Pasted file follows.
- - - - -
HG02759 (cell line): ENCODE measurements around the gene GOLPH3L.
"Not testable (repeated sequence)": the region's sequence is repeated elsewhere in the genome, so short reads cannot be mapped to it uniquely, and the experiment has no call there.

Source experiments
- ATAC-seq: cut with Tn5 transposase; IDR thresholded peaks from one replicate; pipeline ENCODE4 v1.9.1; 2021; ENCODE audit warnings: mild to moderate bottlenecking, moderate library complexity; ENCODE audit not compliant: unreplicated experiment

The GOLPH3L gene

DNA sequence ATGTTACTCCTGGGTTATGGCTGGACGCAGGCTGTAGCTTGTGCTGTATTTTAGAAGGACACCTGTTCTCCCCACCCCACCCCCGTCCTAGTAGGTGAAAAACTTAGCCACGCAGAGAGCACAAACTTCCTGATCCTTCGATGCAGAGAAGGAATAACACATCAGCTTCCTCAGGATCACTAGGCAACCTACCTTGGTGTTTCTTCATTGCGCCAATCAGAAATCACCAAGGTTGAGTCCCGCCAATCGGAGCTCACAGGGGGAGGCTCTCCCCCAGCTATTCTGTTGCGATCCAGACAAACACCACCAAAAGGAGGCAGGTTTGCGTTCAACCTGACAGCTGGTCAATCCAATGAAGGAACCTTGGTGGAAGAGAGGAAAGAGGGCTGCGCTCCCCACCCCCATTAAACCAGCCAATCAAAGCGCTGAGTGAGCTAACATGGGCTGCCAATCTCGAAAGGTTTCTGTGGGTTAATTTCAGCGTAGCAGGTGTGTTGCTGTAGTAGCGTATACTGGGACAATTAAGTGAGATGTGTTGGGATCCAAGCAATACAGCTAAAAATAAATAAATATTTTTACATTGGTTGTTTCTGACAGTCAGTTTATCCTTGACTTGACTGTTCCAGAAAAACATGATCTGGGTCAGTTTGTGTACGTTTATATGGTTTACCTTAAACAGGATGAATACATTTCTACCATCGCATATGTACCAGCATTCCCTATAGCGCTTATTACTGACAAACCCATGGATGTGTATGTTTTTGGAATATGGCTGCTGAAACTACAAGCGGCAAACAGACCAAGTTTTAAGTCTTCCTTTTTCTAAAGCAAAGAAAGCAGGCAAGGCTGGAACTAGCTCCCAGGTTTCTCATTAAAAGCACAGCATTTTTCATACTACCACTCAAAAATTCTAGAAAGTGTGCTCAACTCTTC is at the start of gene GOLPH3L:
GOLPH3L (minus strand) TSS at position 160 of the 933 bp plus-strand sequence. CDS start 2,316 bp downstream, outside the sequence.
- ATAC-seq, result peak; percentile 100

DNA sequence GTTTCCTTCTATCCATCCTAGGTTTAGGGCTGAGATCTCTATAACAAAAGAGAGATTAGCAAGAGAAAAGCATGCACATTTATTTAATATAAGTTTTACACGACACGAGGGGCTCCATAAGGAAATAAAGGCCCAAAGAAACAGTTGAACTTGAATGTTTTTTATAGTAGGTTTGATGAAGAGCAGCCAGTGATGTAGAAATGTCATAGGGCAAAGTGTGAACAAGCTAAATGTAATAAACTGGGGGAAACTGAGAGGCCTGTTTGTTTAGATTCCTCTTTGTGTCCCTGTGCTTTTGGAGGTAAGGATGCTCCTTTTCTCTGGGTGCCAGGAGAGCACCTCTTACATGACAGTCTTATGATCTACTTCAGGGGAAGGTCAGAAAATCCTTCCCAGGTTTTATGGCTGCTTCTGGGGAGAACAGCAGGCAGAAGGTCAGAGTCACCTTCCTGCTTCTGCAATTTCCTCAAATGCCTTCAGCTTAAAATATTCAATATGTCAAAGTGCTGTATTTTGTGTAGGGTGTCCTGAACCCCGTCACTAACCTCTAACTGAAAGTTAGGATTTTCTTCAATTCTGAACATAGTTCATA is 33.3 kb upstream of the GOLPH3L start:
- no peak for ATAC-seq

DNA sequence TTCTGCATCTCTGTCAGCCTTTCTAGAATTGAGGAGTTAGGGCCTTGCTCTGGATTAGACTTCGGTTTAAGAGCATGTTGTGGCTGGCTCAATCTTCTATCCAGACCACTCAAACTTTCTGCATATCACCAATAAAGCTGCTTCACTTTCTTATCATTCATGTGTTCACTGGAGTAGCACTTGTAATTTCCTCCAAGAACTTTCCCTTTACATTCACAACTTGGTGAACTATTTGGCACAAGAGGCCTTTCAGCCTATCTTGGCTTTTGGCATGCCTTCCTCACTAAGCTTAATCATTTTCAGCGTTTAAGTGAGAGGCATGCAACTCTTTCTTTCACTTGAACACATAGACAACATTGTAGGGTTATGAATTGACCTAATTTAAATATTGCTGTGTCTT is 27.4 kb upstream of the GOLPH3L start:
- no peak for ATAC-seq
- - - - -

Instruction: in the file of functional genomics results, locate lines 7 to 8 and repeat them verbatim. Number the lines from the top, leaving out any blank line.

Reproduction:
GOLPH3L (minus strand) TSS at position 160 of the 933 bp plus-strand sequence. CDS start 2,316 bp downstream, outside the sequence.
- ATAC-seq, result peak; percentile 100